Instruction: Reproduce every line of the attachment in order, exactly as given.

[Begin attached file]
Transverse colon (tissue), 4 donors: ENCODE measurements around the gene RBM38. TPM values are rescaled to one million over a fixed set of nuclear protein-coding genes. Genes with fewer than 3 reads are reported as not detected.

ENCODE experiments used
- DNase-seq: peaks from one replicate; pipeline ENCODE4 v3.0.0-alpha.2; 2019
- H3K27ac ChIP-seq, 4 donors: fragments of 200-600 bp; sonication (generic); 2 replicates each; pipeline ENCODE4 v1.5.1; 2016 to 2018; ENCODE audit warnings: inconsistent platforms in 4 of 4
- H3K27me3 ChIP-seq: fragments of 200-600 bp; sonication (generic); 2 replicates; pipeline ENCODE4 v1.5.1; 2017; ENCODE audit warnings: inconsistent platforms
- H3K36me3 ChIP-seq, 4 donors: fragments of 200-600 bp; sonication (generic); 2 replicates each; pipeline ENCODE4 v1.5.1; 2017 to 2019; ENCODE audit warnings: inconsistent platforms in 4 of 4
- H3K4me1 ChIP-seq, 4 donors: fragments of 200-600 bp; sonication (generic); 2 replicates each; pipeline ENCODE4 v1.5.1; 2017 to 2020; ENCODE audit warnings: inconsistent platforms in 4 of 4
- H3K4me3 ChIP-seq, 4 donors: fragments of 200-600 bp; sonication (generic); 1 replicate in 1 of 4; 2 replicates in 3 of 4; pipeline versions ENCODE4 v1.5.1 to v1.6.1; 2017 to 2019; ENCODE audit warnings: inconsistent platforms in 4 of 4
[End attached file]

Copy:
Transverse colon (tissue), 4 donors: ENCODE measurements around the gene RBM38. TPM values are rescaled to one million over a fixed set of nuclear protein-coding genes. Genes with fewer than 3 reads are reported as not detected.

ENCODE experiments used
- DNase-seq: peaks from one replicate; pipeline ENCODE4 v3.0.0-alpha.2; 2019
- H3K27ac ChIP-seq, 4 donors: fragments of 200-600 bp; sonication (generic); 2 replicates each; pipeline ENCODE4 v1.5.1; 2016 to 2018; ENCODE audit warnings: inconsistent platforms in 4 of 4
- H3K27me3 ChIP-seq: fragments of 200-600 bp; sonication (generic); 2 replicates; pipeline ENCODE4 v1.5.1; 2017; ENCODE audit warnings: inconsistent platforms
- H3K36me3 ChIP-seq, 4 donors: fragments of 200-600 bp; sonication (generic); 2 replicates each; pipeline ENCODE4 v1.5.1; 2017 to 2019; ENCODE audit warnings: inconsistent platforms in 4 of 4
- H3K4me1 ChIP-seq, 4 donors: fragments of 200-600 bp; sonication (generic); 2 replicates each; pipeline ENCODE4 v1.5.1; 2017 to 2020; ENCODE audit warnings: inconsistent platforms in 4 of 4
- H3K4me3 ChIP-seq, 4 donors: fragments of 200-600 bp; sonication (generic); 1 replicate in 1 of 4; 2 replicates in 3 of 4; pipeline versions ENCODE4 v1.5.1 to v1.6.1; 2017 to 2019; ENCODE audit warnings: inconsistent platforms in 4 of 4